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Weekly Export Sales – An encouraging trend?

Corn, soybean and wheat totals all move higher week-over-week

Ben Potter, Senior editor

August 22, 2019

3 Min Read

Hungry for positive export news? USDA dished out a modest helping in its latest report covering the week ending August 15, out Thursday morning.


“Export sales last week were somewhat encouraging all around,” according to Farm Futures senior grain market analyst Bryce Knorr. “Totals don’t change the demand landscape, which remains challenged due to large global supplies on ongoing trade disputes. But at least there’s hope that business may not get much worse.”

China, for example, hasn’t cancelled large volumes of old crop sales that were purchased as a goodwill gesture during the brief lull in the trade war earlier this summer, and buyers there picked up a new cargo of crop, Knorr notes.

“China still has 87 million bushels of outstanding 2018 crop deals on the books as the marketing year winds down, with other buyers holding another 78 million bushels,” he adds. “But even if all those purchases are cancelled or rolled to new crop, the total for the marketing year is likely to reach USDA’s forecast because official Census exports are running 5% ahead of inspections.”

Even so, the ongoing trade war, as well as uncertainty about this year’s production, have been taking a toll on new crop bookings. The total so far is the lowest in 12 years as the new marketing year begins in just two weeks.

“New crop sales ahead of the start to the marketing year are a decent indicator of how final exports of soybeans turn out historically, though the connection has been through off by the trade war,” Knorr says.



Soybean exports found 1.0 million bushels in old crop sales plus another 29.1 million bushels in new crop sales last week, for a total of 30.1 million bushels. That was moderately ahead of the prior week’s tally of 26.0 million bushels and nearly double the average trade guess of 16.5 million bushels.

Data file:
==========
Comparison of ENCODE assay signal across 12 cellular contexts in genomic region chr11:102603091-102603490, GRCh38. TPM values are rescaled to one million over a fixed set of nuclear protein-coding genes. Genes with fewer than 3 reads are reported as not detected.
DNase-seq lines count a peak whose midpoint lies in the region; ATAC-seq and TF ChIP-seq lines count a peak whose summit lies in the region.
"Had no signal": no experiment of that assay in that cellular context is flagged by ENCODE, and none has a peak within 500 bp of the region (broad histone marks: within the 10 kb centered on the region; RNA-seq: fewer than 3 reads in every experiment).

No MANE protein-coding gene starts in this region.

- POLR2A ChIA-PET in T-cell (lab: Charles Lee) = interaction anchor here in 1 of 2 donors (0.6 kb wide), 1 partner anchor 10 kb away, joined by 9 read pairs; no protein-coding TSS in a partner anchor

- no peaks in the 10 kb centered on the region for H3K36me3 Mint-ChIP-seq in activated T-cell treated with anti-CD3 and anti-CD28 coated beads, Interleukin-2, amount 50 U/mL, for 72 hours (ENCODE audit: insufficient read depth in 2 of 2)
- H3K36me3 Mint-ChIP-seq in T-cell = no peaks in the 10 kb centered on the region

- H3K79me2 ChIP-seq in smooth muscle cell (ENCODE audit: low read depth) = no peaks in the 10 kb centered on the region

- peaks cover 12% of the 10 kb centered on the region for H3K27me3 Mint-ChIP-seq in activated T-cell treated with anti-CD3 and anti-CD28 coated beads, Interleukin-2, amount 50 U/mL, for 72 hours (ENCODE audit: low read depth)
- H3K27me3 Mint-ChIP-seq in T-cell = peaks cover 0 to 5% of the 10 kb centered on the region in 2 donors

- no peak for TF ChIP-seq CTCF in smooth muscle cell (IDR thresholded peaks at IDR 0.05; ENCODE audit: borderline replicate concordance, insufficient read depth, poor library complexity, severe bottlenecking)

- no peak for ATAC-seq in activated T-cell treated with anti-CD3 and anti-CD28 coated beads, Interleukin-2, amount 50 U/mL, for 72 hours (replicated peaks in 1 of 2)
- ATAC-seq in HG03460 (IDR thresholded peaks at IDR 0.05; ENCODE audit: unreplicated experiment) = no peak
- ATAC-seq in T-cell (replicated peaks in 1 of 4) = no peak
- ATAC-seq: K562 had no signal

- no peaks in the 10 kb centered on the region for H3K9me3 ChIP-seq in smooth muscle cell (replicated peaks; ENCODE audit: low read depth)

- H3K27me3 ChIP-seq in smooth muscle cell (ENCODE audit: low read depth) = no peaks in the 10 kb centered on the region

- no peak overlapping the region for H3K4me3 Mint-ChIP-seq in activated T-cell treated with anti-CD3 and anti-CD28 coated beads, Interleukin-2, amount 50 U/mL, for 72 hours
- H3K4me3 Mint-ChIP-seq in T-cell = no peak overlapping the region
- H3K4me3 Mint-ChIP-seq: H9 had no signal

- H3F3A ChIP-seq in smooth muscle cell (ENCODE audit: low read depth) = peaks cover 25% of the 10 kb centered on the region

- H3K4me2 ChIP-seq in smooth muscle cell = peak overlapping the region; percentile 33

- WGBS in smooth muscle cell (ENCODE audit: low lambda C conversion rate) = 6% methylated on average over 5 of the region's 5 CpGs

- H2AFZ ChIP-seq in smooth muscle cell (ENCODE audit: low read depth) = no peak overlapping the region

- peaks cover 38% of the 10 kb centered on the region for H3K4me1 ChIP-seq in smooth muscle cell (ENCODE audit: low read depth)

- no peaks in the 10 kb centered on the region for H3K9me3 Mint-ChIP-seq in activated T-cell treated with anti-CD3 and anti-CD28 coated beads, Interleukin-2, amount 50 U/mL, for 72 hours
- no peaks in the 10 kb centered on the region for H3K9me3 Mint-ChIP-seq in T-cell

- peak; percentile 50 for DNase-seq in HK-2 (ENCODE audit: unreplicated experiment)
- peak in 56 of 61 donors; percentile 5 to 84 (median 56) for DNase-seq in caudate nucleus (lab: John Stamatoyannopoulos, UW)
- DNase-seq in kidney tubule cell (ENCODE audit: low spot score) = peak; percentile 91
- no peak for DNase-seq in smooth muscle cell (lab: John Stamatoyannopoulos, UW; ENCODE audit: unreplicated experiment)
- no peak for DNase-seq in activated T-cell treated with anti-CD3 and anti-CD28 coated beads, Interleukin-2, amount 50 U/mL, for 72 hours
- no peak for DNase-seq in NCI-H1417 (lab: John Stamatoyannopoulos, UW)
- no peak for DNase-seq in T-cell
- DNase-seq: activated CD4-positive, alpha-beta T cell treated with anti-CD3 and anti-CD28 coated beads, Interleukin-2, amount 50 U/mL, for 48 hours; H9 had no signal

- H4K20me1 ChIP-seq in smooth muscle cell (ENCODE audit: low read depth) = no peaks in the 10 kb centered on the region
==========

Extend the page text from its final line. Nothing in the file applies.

Soybean export shipments fared even better last week, at 43.1 million bushels. As the 2018/19 marketing year winds down, China remains the No. 1 destination for U.S. soybean export commitments, with 29% of the total. Other top destinations include the European union (16%), Mexico (10%) and Egypt (6%).

Corn exports also bested the prior week’s tally of 14.3 million bushels and trade estimates of 10.7 million bushels last week after total sales reached 16.6 million bushels. Corn export shipments were for 21.3 million bushels.

“New crop bookings of corn are the lowest in 14 year but aren’t a reliable indicator of how final sales will turn out,” Knorr says. “And there’s still uncertainty whether 2018 crop exports will meet USDA’s forecast. Shipments last week were way behind the rate needed to reach that goal. And total commitments – sales and shipments – are also behind. But official Census data is running ahead of the inspections total, so there’s still a chance the forecast could be met.”

Mexico remains the leading destination for U.S. corn export commitments as the 2018/19 marketing year nears its close, with 31% of the total. Other top destinations include Japan (26%), Colombia (9%) and South Korea (7%).



Wheat exports last week saw about 21.9 million bushels in old crop sales and another 200,000 bushels in new crop sales for a total of 22.0 million bushels. That beat out trade estimates of 14.1 million bushels and landed higher than the prior week’s tally of 14.1 million bushels. Export shipments were for 24.3 million bushels.

“Sales of 2019 wheat topped expectations and are off to a good start,” Knorr says. “Shipments are a little slow, but that’s likely due to harvest delays that kept wheat from hitting the export pipeline. Shipments picked up this week, a sign wheat is moving again.”

About 10 weeks into the 2019/20 marketing year, Mexico leads all destinations for U.S. wheat export commitments, accounting for 14% of the total. Other top destinations include the Philippines (12%), Japan (10%) and Nigeria (6%).



About the Author(s)

Ben Potter

Senior editor, Farm Futures

Senior Editor Ben Potter brings two decades of professional agricultural communications and journalism experience to Farm Futures. He began working in the industry in the highly specific world of southern row crop production. Since that time, he has expanded his knowledge to cover a broad range of topics relevant to agriculture, including agronomy, machinery, technology, business, marketing, politics and weather. He has won several writing awards from the American Agricultural Editors Association, most recently on two features about drones and farmers who operate distilleries as a side business. Ben is a graduate of the University of Missouri School of Journalism.

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